When I shoot IFAA Field it's easy to Gap as not only do you know the distance but the size of target face, once you figure out your Gaps it's really just and exercise in good shooting form and focus. When I shoot unmarked 3D I put more focus into where I want the arrow to go and less on the gap, I have one basic get me on target Gap and let my subconsious do the fine tuning into the pro ring, it's still a form of Gap but a little closer to instinct than the GAP method as the subconscious is doing more work on finding the right Gap than I described for field, the advantage is you dont always need to judge distances exactly or know size of target, it's done more by feel and experience. IFAA 3D shoot to 60y so past 50y I tend to take the time to judge distance as my point on is 55y and it's easier to use pure gap.

    To shoot up down on Field it's just a matter of working the angle related to the distance and making the correct 'cut' for example a 45y shot at 45 degree downward angle would be shot as a 30y shot, again in 3D I tend to do this more by feel and experience. Obviously I'm more consistent\accurate at field but on 3D's I'm always amazed at myself that if I just let it happen and dont get caught second guessing distances\angles I can be very accurate on that as well

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    Centershot I'm still trying to wrap my hands around this gap shooting. In simple terms what I'm reading is you aim "point on target" at short distances and measure the arrow groups where they hit from the point of aim. Working your way back, continuing to aim "point on target" and measuring until you find the specific range where the arrows are actually grouping on the point of aim. Once that is established and you have a visual reference of the gaps at different ranges, you simply adjust your aim point with the arrow tip high or low on the target, depending on forward or behind your point on target range, to compensate for those gaps at different ranges. Correct? As with anything else, once you do this a few hundred times, I would think your mind and muscle memory would take over in large part and the shooting then becomes more instinctive in nature. Not much different that pistol shooting on the range although the gaps are significantly larger with the bow.

    So my starting point with this new bow would be to first tune the bow to itself, then tune it the arrow and finish with tuning the archer to the bow. Of course all three steps require solid and consistent form from the start. Am I on target??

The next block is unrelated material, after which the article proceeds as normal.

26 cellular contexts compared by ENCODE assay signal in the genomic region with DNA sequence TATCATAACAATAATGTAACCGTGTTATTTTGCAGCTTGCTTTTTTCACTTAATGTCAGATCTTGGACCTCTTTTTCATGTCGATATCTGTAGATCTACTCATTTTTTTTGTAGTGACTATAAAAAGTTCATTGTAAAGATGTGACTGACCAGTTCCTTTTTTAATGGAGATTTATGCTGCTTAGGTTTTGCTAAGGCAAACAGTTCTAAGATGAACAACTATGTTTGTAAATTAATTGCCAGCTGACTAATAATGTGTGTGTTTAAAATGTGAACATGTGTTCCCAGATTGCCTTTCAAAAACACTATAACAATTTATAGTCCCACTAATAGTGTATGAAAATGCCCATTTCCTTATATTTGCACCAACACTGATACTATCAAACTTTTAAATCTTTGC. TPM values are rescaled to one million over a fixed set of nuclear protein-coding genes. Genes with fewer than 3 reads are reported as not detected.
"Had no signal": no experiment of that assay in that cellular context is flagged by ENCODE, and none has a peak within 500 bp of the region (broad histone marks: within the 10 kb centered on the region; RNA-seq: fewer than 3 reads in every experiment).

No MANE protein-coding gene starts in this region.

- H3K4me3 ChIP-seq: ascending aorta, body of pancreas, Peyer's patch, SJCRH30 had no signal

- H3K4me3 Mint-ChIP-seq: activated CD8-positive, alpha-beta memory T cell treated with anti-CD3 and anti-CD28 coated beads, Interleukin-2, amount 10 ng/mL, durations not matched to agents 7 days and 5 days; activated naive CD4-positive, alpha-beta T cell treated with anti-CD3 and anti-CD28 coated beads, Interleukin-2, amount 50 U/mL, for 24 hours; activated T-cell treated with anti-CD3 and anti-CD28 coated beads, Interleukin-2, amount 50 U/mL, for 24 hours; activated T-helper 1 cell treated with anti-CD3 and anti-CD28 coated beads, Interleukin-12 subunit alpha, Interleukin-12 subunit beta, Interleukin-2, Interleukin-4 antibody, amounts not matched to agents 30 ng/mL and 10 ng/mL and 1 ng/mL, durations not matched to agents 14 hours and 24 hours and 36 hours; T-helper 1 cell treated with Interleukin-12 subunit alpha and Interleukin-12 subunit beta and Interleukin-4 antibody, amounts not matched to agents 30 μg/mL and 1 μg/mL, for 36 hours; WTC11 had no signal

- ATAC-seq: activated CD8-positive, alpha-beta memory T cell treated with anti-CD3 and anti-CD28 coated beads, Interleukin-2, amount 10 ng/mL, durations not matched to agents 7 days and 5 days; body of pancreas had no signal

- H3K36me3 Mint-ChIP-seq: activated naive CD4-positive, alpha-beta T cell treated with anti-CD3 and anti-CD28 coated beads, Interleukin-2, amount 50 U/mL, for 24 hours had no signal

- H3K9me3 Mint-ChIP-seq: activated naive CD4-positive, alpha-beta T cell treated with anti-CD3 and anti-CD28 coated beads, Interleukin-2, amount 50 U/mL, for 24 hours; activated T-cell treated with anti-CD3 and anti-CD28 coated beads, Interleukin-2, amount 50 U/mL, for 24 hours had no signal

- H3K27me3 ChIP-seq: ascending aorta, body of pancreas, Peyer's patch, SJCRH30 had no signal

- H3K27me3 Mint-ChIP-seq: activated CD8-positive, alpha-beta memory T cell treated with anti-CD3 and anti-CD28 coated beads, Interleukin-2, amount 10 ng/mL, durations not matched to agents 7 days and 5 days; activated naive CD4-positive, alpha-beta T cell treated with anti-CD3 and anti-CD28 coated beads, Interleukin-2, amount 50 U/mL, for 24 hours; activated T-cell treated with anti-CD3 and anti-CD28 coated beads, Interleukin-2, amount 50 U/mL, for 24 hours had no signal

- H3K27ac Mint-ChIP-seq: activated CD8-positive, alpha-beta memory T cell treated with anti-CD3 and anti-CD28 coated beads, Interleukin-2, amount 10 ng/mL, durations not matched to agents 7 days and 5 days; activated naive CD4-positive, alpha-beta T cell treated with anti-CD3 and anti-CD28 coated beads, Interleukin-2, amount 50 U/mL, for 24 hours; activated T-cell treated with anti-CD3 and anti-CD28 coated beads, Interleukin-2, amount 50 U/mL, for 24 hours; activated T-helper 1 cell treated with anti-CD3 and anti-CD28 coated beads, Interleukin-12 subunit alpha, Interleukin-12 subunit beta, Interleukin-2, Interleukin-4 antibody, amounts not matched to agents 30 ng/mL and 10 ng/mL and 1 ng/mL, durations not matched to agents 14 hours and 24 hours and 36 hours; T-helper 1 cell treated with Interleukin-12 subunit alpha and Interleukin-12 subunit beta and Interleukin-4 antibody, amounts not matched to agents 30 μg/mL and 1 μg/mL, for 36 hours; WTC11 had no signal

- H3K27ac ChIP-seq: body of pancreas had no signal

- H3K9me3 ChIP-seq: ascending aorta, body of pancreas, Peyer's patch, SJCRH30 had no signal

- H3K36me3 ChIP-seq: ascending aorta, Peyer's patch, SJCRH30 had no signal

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    BUT,what about the rabbit? I still want to know how far away from the rabbit to point the arrow! Assuming that I can get him to stay put while I move into position at some guestimated distance.

    BLACK WOLF I do absolutely recognize a pattern,that's the only reason I even postsd in this thread.
    That pattern seems to be that most so called gap shooters are using the instinctive method more than they think they are and the look at the arrow step is not needed at all.

    WARBOW I'm not stuck on anything that Ricky W said(whoever that is). Nor have I posted any clip from anyone when this topic comes up.
    However, I am stuck on what "I" believe about instinctive shooting. And that is that there is no need nor any reason to look at the arrow. Only at the spot that the shooter wants the arrow to hit.

    STEVE MORLEY I can certainly see where this method could be very useful at distances close to your point on distance. It's pretty hard to be very accurare at longer distance without some reference.
    The OP used a hunting situation as an example and that will usually mean shorter distances than field shooting. The problem for a hunter is of course getting a perfect shot at a known distance,which would be required to know where to point the arrow. Otherwise a miss would be guaranteed.
    The more I think about this and the more I read on the subject,the more I believe that most of these guys take a look at the arrow point for no good reason. I'm not talking about long range field shooting here.
    So, I still think that when he looks back to the 'spot' that he intends to hit, that his brain actually makes adjustments to compensate for that distraction.



    I still want to know about the rabbit at about 15yds. Where would I point the arrow??? Should I release while looking at the ground or look back at the rabbit. Hahaha,he'll probably be gone by then.
    Wabbits are not stupid ya know.

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    Quote Originally Posted by cossack View Post
    Centershot I'm still trying to wrap my hands around this gap shooting. In simple terms what I'm reading is you aim "point on target" at short distances and measure the arrow groups where they hit from the point of aim. Working your way back, continuing to aim "point on target" and measuring until you find the specific range where the arrows are actually grouping on the point of aim. Once that is established and you have a visual reference of the gaps at different ranges, you simply adjust your aim point with the arrow tip high or low on the target, depending on forward or behind your point on target range, to compensate for those gaps at different ranges. Correct? As with anything else, once you do this a few hundred times, I would think your mind and muscle memory would take over in large part and the shooting then becomes more instinctive in nature. Not much different that pistol shooting on the range although the gaps are significantly larger with the bow.

    So my starting point with this new bow would be to first tune the bow to itself, then tune it the arrow and finish with tuning the archer to the bow. Of course all three steps require solid and consistent form from the start. Am I on target??


    Since you specifically addressed centershot on this I'll leave it alone and wait for his response.

    BUT you post does prove just how confusing this idea is to many people. Could really play hell with a new shooter trying to learn how to shoot trad. KISS

  10. #10
    I started out shooting instictive. It's just like throwing a football or baseball. I can't hit the side of a barn with all three. Went to gap shooting and now I hit stuff. Feels pretty good.
    --Tom

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    cossack - that's the idea exactly. I acutally wright down my gaps for reference.